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19TH HOLE: THE READERS TAKE OVER
Edited by Gay Flood
November 30, 1981
BEAR REACTIONSSir:As Alabama alumni, we deplore your treatment of Coach Bear Bryant, the University of Alabama and the state of Alabama ("I Do Love the Football," Nov. 23). In our opinion, the article falsely represented all three and is insulting to everyone concerned.DR. AND MRS. ALEX C. MILLER JR. Birmingham
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November 30, 1981

19th Hole: The Readers Take Over

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Sir:
Please tell George Plimpton not to abandon his hopes for his daughter to attend Harvard. I believe he's on the right track. At any rate, it worked with me.

I, too, was a young girl when my father first took me to "The Game"—not Harvard-Yale, but Michigan vs. Ohio State. Not unlike Plimpton, my father wanted desperately to impress me—with the Michigan campus, The Game and the aura of the Maize and Blue. Alas, Michigan lost that year.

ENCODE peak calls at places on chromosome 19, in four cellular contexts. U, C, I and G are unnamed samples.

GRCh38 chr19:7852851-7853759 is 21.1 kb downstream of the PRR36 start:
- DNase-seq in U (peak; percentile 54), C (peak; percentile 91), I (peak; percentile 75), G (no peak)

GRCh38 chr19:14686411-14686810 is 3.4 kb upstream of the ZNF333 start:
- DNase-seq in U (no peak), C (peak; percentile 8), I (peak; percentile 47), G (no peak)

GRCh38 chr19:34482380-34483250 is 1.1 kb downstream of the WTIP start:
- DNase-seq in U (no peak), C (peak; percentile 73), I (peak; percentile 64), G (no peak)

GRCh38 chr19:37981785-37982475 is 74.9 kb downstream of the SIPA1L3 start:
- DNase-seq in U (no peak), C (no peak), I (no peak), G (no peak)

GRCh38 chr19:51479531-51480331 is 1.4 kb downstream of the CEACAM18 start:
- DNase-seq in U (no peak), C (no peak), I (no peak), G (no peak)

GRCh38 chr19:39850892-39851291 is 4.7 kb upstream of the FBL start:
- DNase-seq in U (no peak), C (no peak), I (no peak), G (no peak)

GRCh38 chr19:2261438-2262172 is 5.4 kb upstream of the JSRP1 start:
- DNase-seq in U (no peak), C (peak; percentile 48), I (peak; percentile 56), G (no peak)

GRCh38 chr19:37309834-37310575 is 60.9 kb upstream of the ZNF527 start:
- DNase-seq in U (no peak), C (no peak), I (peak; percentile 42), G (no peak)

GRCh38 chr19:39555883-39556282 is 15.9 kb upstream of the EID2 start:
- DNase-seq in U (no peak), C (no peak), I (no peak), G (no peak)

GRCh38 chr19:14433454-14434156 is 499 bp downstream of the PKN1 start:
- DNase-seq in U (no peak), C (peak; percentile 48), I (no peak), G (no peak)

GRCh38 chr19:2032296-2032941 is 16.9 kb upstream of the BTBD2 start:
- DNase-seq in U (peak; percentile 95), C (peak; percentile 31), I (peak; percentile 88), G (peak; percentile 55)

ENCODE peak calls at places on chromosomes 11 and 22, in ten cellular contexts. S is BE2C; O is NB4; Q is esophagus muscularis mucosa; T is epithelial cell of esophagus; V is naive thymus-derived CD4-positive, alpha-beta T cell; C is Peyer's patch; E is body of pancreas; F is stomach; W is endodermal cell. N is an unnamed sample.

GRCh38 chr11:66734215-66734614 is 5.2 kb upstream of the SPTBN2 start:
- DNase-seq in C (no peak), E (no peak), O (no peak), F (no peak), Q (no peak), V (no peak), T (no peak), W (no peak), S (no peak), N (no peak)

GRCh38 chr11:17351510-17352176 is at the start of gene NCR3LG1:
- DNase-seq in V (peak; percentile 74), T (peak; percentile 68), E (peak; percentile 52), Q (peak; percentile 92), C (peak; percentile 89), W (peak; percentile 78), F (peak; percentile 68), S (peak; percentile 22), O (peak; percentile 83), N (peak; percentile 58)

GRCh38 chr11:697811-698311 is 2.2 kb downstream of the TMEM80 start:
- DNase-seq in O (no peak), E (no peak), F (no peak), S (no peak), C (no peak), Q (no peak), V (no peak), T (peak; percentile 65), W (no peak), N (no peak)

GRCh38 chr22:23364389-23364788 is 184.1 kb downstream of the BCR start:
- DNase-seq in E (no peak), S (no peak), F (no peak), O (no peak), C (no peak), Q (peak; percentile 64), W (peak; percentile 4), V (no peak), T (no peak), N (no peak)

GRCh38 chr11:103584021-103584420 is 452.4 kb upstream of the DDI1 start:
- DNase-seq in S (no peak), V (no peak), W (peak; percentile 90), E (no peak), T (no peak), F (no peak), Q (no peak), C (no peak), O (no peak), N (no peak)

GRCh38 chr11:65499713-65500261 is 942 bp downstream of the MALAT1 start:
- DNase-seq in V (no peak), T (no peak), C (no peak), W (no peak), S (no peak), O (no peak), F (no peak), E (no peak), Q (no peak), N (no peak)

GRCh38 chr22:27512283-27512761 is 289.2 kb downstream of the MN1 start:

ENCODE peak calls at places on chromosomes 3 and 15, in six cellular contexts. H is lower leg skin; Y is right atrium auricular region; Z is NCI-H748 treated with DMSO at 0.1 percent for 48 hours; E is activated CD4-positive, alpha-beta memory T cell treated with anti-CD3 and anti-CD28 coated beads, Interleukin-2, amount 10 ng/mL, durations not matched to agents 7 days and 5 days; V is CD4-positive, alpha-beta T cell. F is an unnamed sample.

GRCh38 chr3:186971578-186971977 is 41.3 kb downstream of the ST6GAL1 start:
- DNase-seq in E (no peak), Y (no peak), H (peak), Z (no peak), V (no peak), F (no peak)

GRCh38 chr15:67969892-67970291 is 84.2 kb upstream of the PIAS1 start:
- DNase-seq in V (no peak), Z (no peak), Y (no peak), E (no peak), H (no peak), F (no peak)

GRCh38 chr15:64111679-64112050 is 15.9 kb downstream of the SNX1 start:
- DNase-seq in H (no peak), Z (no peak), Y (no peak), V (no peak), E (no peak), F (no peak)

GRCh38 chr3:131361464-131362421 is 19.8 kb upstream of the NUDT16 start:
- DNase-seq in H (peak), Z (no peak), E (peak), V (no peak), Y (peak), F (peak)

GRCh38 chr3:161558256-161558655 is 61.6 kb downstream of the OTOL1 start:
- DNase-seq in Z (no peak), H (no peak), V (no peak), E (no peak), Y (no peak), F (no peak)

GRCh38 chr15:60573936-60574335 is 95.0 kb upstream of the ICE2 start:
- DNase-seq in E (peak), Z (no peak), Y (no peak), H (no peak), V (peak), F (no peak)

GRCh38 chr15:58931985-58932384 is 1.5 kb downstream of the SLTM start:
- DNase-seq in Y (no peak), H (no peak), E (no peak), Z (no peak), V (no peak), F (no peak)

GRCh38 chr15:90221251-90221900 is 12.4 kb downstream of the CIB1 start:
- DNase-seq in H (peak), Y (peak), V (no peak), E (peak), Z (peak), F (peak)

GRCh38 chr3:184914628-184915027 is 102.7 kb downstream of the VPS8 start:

I remember awkward moments when my father tried to explain that we were for Michigan; we only lived in Ohio. And that I shouldn't sing the Ohio State song, just The Victors. He told me about Fielding Yost, the Elliott brothers and the blizzard at Columbus in 1950. Mostly, I remember that Michigan lost, that we had been rooting for the losing team. "Wait till next year," Father said.

The "next years" in Ann Arbor or Columbus worked their magic. My father no longer has to take me. And should anyone ever want to know about third-and-10, any of my three sisters or I will be delighted to explain it.
MARY CLARK YOURA
Michigan '74
New York City

Sir:
It was Tad Jones, not Ted Coy, who told his Yale football teams that never again in their lives would they do anything as important as playing football against Harvard.
JOHN MCCORMACK
Dallas

Sir:
George Plimpton quotes Alex Karras complaining about the Rams' helmet logo being "designed by some interior decorator in Pasadena." It was designed by the onetime Ram halfback and former Denver Bronco general manager and vice-president, Fred Gehrke, who, even now, at 63, would stand a good chance of putting an overstuffed movie actor flat on his well-upholstered behind.
ED HONECK
Orange, Calif.

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